macstatic

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    #20
    I understand.
    After timing the internal drive booting (while placed in an external USB-3 enclosure) I decided to try booting from another external drive (also USB-3) containing a bootable backup clone of the same machine.
    Well, turns out that it actually took a couple of seconds longer to boot, and just to be on the safe side I rebooted several times with the same result.

    So I fear Apple will say that neither the drive nor the cable is at fault (even though hard drives are known to be failing even though they appear to work perfectly now and then -I've even experienced a drive with a perfect SMART status to be dying), so I think I might just order a new cable myself and avoid all the hassle with Apple.

    I came across MacBook Pro 2012 hard drive issue by Danny Dullin which explains the procedure in more detail than usual including the part numbers of the cables. He says the old part number is 821-1480-A and you should instead look for 821-2049-A or 923-0741. The one found inside my MBP is 821-2049-A, but still unlucky because of the folded bags they came in apparently.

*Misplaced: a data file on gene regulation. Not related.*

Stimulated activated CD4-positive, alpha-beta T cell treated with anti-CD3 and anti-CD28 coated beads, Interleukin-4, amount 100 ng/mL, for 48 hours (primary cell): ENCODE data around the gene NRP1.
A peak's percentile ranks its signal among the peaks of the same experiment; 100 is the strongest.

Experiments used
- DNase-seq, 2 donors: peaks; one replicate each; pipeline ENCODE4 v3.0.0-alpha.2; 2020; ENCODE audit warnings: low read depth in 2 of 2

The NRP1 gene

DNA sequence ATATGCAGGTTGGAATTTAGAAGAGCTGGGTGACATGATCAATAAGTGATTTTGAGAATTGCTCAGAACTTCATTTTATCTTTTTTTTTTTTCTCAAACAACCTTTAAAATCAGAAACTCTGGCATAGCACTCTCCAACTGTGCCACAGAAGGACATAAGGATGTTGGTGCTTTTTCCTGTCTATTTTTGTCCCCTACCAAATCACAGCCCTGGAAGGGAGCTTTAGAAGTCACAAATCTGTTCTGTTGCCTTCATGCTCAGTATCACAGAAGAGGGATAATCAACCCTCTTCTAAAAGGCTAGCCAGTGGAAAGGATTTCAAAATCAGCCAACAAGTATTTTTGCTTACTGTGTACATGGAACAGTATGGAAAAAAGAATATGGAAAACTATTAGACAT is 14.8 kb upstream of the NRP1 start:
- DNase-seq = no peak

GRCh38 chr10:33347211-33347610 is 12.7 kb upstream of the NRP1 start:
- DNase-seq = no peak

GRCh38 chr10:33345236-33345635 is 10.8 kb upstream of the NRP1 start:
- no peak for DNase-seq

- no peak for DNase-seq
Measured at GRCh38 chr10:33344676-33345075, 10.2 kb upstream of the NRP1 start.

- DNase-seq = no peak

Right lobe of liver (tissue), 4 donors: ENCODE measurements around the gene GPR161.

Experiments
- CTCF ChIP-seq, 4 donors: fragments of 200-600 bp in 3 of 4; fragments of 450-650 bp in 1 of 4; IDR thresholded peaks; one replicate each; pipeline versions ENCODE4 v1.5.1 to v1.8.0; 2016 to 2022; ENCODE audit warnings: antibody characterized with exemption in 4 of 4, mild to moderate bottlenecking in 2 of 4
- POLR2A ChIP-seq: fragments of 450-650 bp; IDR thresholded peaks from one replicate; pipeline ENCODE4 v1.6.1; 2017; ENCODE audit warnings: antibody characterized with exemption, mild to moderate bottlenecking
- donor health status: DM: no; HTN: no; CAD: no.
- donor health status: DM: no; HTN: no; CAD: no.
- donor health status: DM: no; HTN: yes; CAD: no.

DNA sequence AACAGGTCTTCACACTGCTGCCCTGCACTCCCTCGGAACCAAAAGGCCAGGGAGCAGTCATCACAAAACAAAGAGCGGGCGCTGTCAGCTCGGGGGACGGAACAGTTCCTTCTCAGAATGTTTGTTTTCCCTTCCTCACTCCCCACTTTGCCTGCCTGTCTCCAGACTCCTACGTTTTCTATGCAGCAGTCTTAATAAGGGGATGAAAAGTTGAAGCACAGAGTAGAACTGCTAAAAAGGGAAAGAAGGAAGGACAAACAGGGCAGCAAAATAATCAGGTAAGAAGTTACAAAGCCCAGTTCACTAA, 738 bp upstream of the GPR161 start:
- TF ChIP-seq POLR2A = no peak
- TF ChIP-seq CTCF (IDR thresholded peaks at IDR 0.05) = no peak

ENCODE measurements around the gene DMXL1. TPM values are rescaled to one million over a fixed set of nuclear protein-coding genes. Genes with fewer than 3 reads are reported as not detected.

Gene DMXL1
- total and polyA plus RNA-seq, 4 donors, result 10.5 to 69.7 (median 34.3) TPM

I read that some people have been receiving cables that are a bit longer than the original Apple one, but perhaps some dealers only sell one cable which works for both the 13" and 15" MBP. I should probably just go for another 821-2049-A, but how about 923-0741 mentioned above? Is it an improved, newer cable?